PUBLISHER'S NOTEBOOK

PUBLISHER'S NOTEBOOK

Hapag-Lloyd AG's Olaf von Maydell reminds me of one of those Clint Eastwood characters in the movies.

Tall, lean, tanned and muscular, he has a rugged outdoors look that turns heads.He would have been perfect as the defecting Russian submarine captain in the film of Tom Clancy's best-selling "The Hunt for Red October." Mind you, Sean Connery was impressive in the role. But Mr. von Maydell could have brought the part authenticity.

Now a youthful 55 and a West German citizen, Mr. von Maydell was born in the Baltic state of Estonia. (Mr. Clancy's defecting captain came from Lithuania.) At 29, he was one of the youngest captains in the German merchant marine. He went on to skipper the old Nurenberg, then one of the largest vessels in Hapag-Lloyd's Atlantic fleet.

Trouble-shooting is what Mr. von Maydell seems to do best when he's not mountain climbing or skiing on the most difficult terrain available. Hapag- Lloyd has given him two tough and crucial assignments. Soon he will embark on a third.

Since 1983, Mr. von Maydell has been president of Hapag-Lloyd (America) Inc. Before that, he directed Hapag-Lloyd's worldwide fleet operations from Hamburg.

Next July, he leaves New York for Singapore to head up all of Hapag-Lloyd's operations in Asia, in a newly created post that clearly is one of the most challenging assignments his company can offer.

A few months ago, I met with Hans Jakob Kruse, Hapag-Lloyd's chairman, who said Asia was the company's biggest problem area. Obviously, Mr. Kruse hopes Mr. von Maydell can do for its Asia operations what he did in America.

"My job is to organize the marketing, sales, the feeder services and the equipment management throughout Asia," Mr. von Maydell told me during a recent meeting.

There is a huge opportunity, he said, noting container trade volume within Asia reached 3.5 million 20-foot equivalent container units, or TEUs, in 1989 and is soon expected to surpass trans-Pacific trade volume. Trade between Asia and Europe totals another 2 million TEUs.

Hapag-Lloyd has five 3,000-TEU vessels participating in the TRIO consortium, which includes Nippon Yusen Kaisha (NYK Line), Mitsui O.S.K. Lines Ltd. and Peninsular & Oriental Steam Navigation Co. It also operates services

from Indonesia and India that feed into TRIO vessels with five new 4,000-TEU ships.

Obviously, one of Mr. von Maydell's greatest challenges will be to sell that extra capacity. Moreover, he will be looking at re-entering the Asia-North America service, which his company dropped in 1985.

Why is Mr. von Maydell choosing Singapore for his future headquarters?

"Singapore is less expensive and is in the middle of the action," he said, adding that Tokyo is probably twice as expensive and that Hong Kong has a cloud of uncertainty because of the impending 1997 takeover by China.

Shortly after Mr. von Maydell came to New York, he moved the company from Manhattan offices that cost $40 a square foot to $15 space on Staten Island. Over time, he cut the work force in the United States from 700 to 500 while the volume of sales increased significantly.

Having talked frequently with Mr. von Maydell over the past four years, I've come away with the impression that he spends company money as if it were his own and is happiest when he's getting $1.50 in value for each dollar spent.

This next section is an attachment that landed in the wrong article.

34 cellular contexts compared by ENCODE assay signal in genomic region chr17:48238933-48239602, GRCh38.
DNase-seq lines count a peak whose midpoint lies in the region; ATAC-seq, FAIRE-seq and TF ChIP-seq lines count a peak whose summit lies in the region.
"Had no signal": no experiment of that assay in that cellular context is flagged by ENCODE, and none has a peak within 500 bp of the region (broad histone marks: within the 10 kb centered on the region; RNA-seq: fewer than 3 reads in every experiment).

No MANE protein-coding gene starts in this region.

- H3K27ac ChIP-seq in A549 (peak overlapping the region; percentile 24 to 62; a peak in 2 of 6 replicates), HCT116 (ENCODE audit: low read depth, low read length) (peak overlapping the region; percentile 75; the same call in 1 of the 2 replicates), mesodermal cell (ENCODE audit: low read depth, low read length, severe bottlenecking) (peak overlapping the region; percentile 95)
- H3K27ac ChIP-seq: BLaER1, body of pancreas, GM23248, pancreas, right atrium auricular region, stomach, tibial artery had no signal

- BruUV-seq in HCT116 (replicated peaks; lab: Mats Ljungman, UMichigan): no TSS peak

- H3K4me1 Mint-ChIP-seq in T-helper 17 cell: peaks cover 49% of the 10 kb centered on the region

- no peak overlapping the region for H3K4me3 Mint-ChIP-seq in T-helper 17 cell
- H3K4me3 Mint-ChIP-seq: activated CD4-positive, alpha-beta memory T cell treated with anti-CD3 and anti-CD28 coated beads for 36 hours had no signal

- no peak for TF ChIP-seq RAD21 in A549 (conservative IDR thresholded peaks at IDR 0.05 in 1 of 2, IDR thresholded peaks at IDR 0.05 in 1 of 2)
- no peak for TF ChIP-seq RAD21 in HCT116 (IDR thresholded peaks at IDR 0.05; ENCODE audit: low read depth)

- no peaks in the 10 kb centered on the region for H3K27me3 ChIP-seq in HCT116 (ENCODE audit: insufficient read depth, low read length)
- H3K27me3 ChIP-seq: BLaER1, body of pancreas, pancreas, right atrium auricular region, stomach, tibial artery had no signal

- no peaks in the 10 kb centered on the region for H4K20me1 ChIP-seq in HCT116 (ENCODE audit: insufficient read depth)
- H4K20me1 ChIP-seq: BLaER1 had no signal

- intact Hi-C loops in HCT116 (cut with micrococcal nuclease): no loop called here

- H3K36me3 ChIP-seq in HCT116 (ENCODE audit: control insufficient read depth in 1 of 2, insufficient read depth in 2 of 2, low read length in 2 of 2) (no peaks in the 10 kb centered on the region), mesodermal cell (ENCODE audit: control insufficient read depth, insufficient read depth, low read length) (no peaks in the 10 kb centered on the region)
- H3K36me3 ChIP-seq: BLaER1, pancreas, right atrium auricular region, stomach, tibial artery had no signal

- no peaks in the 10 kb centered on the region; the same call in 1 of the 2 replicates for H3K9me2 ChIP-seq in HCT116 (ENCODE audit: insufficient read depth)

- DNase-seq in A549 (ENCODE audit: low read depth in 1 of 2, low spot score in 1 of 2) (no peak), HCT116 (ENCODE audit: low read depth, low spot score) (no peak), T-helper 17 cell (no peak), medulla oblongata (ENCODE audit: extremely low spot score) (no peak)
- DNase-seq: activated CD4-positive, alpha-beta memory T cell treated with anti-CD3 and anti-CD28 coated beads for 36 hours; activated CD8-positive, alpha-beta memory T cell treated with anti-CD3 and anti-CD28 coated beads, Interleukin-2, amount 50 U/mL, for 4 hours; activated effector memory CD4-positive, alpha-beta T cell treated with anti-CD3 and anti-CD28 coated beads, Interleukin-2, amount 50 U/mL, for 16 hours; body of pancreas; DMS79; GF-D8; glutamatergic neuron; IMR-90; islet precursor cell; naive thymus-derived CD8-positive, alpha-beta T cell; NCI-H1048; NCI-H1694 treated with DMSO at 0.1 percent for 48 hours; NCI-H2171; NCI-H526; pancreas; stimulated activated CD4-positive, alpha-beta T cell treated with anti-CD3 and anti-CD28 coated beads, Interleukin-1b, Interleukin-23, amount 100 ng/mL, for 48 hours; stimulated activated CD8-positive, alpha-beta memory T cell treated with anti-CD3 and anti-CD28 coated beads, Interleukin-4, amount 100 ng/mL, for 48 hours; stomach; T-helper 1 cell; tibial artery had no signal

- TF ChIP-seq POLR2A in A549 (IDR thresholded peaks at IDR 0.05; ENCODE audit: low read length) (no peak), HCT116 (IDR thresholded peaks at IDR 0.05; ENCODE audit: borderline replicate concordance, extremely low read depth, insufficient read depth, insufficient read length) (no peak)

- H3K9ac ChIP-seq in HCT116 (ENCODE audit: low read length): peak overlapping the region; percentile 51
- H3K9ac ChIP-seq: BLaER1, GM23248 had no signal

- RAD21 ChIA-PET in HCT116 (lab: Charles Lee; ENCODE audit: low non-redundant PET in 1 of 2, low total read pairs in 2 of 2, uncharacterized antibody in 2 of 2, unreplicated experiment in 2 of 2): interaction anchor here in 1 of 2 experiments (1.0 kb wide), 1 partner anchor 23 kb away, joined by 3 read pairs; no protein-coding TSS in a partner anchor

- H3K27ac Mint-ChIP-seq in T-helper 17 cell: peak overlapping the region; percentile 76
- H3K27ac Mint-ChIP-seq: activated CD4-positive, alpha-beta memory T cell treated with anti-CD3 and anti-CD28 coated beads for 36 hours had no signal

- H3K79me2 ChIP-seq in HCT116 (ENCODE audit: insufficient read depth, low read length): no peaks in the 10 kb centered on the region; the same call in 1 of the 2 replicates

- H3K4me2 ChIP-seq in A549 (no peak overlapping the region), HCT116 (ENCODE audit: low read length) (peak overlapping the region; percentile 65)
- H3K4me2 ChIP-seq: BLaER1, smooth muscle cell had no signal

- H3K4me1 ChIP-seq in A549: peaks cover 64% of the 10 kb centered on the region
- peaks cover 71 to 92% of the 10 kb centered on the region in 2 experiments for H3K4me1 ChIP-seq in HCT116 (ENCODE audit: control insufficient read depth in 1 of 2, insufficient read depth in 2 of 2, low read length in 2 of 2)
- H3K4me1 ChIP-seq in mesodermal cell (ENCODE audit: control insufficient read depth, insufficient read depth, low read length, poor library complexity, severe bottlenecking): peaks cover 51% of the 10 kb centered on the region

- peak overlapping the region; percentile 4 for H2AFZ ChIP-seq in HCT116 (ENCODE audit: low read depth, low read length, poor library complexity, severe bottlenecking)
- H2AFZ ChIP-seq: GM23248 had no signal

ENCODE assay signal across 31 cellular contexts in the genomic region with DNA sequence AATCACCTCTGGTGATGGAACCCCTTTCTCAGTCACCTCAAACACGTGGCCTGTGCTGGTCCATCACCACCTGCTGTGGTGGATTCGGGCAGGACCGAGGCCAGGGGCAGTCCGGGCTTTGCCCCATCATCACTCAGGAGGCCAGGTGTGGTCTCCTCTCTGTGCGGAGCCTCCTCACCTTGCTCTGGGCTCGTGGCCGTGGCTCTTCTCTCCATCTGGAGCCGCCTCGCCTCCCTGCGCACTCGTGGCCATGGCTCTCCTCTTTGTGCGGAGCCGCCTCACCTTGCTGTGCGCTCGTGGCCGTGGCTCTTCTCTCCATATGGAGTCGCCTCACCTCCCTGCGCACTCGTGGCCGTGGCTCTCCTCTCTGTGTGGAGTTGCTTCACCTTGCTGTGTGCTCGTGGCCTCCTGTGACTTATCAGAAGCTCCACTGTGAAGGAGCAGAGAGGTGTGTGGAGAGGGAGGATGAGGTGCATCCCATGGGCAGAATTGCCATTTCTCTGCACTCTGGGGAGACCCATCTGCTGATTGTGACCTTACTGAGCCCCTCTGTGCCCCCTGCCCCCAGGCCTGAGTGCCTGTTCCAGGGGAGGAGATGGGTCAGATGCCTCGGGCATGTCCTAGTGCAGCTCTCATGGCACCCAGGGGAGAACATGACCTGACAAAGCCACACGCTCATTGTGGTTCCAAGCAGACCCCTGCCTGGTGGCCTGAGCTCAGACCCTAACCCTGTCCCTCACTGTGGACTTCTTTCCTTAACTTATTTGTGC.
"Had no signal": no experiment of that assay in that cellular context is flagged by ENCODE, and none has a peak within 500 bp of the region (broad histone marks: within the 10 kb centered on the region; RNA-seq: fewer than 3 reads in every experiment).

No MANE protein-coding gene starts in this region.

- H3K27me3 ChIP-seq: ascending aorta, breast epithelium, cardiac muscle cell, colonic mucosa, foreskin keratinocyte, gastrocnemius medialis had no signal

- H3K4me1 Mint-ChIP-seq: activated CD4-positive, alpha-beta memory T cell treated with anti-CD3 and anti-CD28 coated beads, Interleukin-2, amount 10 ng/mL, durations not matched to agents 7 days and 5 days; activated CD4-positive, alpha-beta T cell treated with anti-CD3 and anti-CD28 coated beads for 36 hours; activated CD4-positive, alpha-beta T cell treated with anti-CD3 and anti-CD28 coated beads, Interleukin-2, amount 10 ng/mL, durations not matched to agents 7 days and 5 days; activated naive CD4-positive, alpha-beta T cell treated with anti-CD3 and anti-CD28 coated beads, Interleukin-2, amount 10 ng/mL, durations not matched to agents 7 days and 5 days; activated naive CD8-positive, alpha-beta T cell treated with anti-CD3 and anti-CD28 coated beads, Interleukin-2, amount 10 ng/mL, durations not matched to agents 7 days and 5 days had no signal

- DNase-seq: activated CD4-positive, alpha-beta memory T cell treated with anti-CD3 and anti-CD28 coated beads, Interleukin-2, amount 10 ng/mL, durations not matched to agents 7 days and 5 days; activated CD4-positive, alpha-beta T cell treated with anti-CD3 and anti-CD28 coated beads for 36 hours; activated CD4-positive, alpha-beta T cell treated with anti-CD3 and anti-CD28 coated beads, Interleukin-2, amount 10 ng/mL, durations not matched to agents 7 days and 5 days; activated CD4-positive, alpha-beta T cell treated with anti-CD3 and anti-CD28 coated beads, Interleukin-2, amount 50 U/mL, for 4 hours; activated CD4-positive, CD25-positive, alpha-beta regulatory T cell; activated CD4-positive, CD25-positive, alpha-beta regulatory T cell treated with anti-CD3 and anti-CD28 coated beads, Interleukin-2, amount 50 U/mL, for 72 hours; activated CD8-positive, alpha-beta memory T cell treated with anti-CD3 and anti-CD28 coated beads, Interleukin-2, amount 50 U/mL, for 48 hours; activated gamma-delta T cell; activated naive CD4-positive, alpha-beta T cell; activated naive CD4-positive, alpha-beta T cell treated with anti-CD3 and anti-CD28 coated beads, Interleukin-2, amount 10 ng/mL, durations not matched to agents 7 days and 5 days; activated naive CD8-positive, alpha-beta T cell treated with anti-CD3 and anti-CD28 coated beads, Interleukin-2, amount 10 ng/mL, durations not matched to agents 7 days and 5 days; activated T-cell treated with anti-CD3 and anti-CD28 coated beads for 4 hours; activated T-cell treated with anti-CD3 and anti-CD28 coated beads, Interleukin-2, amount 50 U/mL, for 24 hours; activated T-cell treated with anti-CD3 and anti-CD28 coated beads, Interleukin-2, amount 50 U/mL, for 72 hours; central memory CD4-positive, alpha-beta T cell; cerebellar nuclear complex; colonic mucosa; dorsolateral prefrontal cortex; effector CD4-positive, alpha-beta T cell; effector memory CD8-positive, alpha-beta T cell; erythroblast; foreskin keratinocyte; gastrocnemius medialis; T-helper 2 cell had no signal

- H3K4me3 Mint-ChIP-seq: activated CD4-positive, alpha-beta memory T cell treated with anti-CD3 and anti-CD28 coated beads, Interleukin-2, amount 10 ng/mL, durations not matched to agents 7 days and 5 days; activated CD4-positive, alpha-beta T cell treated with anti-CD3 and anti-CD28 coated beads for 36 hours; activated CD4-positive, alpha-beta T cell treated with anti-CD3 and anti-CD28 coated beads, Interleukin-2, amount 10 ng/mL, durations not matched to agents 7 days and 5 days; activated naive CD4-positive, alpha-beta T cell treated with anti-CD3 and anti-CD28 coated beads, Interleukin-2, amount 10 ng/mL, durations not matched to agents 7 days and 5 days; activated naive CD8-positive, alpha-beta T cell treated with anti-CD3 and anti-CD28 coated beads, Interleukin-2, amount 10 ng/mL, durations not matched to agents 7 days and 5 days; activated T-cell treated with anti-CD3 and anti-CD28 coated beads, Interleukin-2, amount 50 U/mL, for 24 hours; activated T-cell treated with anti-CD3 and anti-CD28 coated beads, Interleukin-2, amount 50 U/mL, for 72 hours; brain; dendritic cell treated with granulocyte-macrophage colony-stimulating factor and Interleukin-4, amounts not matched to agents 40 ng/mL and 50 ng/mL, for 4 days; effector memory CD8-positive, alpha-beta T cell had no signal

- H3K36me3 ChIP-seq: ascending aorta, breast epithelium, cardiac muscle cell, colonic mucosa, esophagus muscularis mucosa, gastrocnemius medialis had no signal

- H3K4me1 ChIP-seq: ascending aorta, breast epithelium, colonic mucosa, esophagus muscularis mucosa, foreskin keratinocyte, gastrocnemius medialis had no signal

Hapag has 10 offices in Asia employing about 480 people, so the organization is roughly similar in size to its U.S. and Canadian operations, though the employees are spread over 30 offices here.

"If you really concentrate, you can cut out 20 percent of the work you do," Mr. von Maydell contends. "That's the easy part.

"The hard part is getting people to be more productive, to work more intelligently and to cooperate and eliminate mistakes," he adds.

Mr. von Maydell is proudest of the fact that Hapag-Lloyd has been a quality award winner five years in a row in a poll of shippers by Distribution Management magazine. Last Friday, he personally visited Minnesota Mining & Manufacturing Co., better known as 3M, to collect its "Partners in Quality" award for the third straight year.

Industry observers say Mr. von Maydell has done a good job in putting together a lean and efficient operation in North America. Operations in the United States contribute to Hapag-Lloyd's overall profitability, though both Mr. Kruse and Mr. von Maydell readily admit that shareholders are not happy with the level of worldwide profits.

So Mr. Kruse is sending his chief trouble-shooter to Asia, the man who managed the containerization of Hapag's fleet back in the 1970s. That was Mr. von Maydell's first big challenge.

''I started with 100 ships and 7,000 sailors, and we ended with 50 ships and

2,000 sailors," Mr. von Maydell recalled. "We were in the transition from breakbulk cargo-handling to containerization. The toughest part of the job was cutting down on crews."

Mr. von Maydell recently completed a six-week study of market conditions in Asia.

"Compared with the other areas, things are happening very fast in Asia," he said. "We have to move swiftly just to keep pace."

Mr. von Maydell harbors genuine regrets about leaving the United States, where he has worked hard to get on top of his job.

Now he has to start all over again in an environment where customer loyalty is less prevalent; an environment that can be ruthless at times.

Somehow, one suspects that, like Clint Eastwood, the tough-minded Mr. von Maydell will be up to the job.